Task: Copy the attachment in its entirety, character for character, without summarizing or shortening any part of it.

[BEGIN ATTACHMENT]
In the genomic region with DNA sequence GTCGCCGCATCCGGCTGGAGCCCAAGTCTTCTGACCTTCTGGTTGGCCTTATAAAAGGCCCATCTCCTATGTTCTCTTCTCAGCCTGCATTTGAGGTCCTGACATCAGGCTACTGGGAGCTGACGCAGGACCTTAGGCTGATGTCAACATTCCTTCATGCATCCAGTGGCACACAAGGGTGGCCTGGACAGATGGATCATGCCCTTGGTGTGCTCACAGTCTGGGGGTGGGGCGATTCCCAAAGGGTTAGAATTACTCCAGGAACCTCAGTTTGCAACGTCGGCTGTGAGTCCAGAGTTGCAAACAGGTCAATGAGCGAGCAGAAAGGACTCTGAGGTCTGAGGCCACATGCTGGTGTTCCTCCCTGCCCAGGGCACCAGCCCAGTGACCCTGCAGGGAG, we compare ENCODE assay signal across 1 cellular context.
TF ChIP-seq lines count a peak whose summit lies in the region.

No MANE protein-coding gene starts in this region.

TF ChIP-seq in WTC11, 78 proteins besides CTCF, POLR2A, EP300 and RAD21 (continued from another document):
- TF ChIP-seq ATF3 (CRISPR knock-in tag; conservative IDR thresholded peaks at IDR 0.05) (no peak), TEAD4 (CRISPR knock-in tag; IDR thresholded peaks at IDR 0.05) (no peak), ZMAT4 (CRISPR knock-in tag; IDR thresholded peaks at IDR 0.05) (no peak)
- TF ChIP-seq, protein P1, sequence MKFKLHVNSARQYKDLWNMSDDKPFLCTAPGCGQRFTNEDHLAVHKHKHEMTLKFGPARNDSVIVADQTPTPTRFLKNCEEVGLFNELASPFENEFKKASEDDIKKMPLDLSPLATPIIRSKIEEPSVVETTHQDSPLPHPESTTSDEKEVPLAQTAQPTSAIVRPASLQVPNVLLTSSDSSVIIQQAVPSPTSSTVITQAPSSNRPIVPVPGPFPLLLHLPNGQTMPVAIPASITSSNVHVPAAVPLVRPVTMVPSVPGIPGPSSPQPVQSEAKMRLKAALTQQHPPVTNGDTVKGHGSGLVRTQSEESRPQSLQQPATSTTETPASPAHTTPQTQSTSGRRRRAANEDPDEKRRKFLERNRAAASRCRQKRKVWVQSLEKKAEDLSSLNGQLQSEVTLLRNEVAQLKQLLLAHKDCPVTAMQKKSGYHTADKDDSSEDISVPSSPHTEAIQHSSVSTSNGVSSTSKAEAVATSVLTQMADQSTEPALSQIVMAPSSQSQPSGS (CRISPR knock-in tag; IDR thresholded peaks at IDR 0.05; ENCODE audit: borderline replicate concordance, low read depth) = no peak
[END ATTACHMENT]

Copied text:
In the genomic region with DNA sequence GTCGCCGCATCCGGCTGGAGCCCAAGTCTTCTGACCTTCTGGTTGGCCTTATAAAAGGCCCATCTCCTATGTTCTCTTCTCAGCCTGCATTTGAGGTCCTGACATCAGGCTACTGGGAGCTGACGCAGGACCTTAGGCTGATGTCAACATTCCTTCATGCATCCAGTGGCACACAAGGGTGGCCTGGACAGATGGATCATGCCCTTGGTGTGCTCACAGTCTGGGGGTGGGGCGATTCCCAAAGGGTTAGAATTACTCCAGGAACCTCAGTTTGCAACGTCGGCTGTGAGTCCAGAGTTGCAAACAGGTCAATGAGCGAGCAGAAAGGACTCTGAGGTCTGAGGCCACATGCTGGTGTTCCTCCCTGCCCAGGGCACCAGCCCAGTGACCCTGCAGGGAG, we compare ENCODE assay signal across 1 cellular context.
TF ChIP-seq lines count a peak whose summit lies in the region.

No MANE protein-coding gene starts in this region.

TF ChIP-seq in WTC11, 78 proteins besides CTCF, POLR2A, EP300 and RAD21 (continued from another document):
- TF ChIP-seq ATF3 (CRISPR knock-in tag; conservative IDR thresholded peaks at IDR 0.05) (no peak), TEAD4 (CRISPR knock-in tag; IDR thresholded peaks at IDR 0.05) (no peak), ZMAT4 (CRISPR knock-in tag; IDR thresholded peaks at IDR 0.05) (no peak)
- TF ChIP-seq, protein P1, sequence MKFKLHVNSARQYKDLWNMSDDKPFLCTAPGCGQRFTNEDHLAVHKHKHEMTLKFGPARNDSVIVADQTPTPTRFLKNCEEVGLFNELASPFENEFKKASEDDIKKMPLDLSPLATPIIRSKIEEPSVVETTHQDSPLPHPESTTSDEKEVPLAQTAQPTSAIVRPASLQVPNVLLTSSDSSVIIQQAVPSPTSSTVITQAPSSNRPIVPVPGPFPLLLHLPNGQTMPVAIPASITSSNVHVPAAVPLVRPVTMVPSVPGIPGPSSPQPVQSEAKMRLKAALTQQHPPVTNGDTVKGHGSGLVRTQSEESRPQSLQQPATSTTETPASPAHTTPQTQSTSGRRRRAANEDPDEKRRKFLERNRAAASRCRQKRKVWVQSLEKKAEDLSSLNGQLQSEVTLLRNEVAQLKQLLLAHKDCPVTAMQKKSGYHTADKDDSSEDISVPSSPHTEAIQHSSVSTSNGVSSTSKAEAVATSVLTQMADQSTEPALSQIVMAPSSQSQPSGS (CRISPR knock-in tag; IDR thresholded peaks at IDR 0.05; ENCODE audit: borderline replicate concordance, low read depth) = no peak